On March 13, the Senate Education Committee held an informational hearing on Understanding the Common Core and the Smarter Balance New Generation of Assessments. Speakers, including fourth-grade teacher Daly Jordan-Koch, Superintendent of Public Instruction Tom Torlakson, and State Board of Education President Michael Kirst, all made points about what steps the state must take to help schools fully implement the new curriculum standards, officially called the Common Core State Standards or CCSS.
Schools are supposed to fully implement the CCSS, including new computer-based assessment systems for students, by the year 2014. These assessments are tests that are administered either online or at the site with the student on a computer.
Jordan-Koch, who teaches at Elsa Widenmann Elementary School in the Vallejo City Unified School District, stressed that schools need funding for site-based technology for students to demonstrate their subject mastery, a key element of the new multistate standards. He said teachers need intensive professional development to prepare them to help their students meet the rigorous standards and master higher-order thinking skills.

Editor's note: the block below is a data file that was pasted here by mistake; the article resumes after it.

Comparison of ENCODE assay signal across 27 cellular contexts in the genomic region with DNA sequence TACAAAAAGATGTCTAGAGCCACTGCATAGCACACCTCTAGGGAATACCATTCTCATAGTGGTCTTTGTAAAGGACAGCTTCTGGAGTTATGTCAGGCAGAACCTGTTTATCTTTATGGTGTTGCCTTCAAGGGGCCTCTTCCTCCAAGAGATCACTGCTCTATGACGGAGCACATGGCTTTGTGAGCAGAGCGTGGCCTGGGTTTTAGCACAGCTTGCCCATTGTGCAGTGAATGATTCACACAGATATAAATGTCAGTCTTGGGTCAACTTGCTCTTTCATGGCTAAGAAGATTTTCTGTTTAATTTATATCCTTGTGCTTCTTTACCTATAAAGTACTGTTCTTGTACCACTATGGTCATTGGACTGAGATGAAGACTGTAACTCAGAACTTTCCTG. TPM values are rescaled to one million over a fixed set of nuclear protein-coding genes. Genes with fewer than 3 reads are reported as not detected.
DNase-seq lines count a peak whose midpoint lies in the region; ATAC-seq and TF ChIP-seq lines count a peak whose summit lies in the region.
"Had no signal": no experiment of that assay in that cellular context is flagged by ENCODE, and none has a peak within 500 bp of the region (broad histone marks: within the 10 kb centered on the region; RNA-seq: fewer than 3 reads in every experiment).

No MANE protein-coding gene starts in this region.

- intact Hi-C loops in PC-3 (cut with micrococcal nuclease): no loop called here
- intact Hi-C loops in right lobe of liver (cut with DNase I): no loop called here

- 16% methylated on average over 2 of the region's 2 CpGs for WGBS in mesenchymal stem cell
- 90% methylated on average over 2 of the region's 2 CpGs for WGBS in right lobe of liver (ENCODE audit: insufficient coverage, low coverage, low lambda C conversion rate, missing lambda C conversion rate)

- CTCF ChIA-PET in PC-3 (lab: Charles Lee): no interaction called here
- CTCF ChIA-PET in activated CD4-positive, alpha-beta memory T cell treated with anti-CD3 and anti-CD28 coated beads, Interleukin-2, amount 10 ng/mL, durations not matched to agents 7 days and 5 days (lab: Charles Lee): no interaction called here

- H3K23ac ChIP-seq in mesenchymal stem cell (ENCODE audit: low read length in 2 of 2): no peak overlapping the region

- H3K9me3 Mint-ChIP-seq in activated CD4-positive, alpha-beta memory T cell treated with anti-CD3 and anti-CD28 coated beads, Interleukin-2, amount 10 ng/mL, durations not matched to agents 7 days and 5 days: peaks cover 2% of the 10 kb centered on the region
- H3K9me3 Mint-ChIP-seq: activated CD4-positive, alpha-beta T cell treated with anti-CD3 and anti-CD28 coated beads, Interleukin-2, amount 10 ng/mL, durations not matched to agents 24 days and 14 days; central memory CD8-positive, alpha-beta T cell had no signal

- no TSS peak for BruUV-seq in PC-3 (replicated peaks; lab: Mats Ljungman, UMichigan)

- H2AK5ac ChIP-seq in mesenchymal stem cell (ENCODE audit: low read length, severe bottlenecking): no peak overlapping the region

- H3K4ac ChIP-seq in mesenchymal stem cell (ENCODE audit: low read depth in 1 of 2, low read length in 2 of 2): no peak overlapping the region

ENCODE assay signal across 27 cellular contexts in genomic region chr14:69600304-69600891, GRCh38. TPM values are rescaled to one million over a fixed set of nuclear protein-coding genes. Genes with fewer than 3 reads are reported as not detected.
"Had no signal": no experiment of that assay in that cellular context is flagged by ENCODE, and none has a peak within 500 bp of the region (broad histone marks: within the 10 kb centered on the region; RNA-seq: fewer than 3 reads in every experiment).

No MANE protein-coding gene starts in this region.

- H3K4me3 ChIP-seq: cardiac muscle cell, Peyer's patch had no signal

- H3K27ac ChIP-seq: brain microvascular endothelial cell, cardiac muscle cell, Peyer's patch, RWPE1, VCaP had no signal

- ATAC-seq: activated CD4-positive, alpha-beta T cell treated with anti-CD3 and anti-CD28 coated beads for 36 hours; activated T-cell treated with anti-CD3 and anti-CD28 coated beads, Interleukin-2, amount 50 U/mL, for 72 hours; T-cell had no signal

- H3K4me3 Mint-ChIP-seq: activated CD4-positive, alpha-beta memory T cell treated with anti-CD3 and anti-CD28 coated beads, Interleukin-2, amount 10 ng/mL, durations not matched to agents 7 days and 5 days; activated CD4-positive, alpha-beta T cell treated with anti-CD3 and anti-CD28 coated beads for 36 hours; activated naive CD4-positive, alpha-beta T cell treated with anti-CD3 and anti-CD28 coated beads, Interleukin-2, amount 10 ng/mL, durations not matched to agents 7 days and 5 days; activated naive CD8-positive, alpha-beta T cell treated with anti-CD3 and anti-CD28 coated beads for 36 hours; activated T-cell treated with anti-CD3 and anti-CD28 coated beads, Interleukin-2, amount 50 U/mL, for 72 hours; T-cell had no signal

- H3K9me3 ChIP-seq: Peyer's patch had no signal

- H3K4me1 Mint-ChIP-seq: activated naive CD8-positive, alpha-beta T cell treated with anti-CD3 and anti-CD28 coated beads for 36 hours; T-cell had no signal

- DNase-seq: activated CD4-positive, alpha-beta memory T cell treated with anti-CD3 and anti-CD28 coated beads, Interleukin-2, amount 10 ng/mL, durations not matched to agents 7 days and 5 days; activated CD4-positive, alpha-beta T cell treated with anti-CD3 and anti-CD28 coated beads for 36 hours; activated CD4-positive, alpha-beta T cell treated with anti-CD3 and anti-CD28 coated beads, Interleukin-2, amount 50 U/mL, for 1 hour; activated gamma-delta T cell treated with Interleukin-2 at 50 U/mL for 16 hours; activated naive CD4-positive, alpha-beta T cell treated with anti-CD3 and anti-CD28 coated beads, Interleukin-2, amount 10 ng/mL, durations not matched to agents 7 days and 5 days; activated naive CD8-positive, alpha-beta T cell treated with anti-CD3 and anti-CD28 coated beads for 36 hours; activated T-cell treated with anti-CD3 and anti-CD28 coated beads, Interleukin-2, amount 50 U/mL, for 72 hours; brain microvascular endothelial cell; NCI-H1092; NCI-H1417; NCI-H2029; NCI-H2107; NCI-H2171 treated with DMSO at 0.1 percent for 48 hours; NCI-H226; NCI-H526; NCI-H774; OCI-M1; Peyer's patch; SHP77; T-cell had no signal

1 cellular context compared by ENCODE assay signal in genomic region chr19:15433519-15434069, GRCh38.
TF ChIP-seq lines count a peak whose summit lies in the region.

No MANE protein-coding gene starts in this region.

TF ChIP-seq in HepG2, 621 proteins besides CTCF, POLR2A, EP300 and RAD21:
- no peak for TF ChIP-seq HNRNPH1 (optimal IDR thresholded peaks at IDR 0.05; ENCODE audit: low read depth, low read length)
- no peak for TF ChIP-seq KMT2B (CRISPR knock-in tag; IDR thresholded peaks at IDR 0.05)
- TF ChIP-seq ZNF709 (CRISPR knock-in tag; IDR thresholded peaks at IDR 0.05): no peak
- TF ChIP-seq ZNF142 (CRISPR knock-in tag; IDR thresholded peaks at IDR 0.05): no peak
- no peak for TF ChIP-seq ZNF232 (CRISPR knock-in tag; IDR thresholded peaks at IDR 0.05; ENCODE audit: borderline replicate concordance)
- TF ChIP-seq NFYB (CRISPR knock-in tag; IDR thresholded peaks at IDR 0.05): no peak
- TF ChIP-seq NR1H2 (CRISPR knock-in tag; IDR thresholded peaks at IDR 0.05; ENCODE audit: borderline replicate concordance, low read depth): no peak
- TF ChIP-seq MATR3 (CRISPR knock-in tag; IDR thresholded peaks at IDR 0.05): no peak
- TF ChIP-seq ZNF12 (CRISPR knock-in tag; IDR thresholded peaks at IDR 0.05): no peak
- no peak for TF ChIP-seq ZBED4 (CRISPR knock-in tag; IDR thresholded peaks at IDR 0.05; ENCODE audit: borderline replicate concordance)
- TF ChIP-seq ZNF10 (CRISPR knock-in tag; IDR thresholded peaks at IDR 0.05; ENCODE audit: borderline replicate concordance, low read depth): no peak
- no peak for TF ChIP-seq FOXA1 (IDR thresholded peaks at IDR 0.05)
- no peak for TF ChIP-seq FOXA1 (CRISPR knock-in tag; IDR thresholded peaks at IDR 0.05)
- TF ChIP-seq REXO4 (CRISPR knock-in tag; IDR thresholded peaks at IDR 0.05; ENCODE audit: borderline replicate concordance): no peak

Jordan-Koch impressed upon the committee, chaired by Sen. Carol Liu (D-La Cañada Flintridge), that schools would need time and significant resources to secure the up-to-date textbooks and materials aligned with the new standards and to provide training for teachers. Jordan-Koch also cited the crucial importance of having teachers and their local association involved in all aspects of implementing the CCSS. He noted in particular the effective way in which the San Juan Teachers Association and the San Juan Unified School District have agreed upon a vision document that is the outline for their joint efforts on CCSS. The process establishes various stakeholder committees to ensure that all educators and parents are included.